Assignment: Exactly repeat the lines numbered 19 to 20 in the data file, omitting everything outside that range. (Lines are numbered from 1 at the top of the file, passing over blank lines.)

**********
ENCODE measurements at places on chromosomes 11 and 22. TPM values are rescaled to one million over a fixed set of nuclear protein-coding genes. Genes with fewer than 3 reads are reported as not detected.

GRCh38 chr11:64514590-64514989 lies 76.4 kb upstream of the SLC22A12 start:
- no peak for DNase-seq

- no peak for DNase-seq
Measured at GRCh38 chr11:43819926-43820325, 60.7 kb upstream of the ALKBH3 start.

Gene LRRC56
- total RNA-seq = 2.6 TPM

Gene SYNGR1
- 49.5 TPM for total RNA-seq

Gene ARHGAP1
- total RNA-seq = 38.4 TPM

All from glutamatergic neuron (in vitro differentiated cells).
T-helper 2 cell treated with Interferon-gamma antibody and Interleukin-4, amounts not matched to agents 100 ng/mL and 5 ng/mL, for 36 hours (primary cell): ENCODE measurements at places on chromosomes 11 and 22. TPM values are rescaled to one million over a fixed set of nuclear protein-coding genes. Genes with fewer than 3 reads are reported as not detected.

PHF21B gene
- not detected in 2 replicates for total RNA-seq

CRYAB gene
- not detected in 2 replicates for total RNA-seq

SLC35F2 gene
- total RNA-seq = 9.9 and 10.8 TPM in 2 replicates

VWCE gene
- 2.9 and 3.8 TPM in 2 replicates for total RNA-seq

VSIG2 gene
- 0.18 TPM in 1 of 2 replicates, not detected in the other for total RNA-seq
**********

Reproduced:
- total RNA-seq = 9.9 and 10.8 TPM in 2 replicates

VWCE gene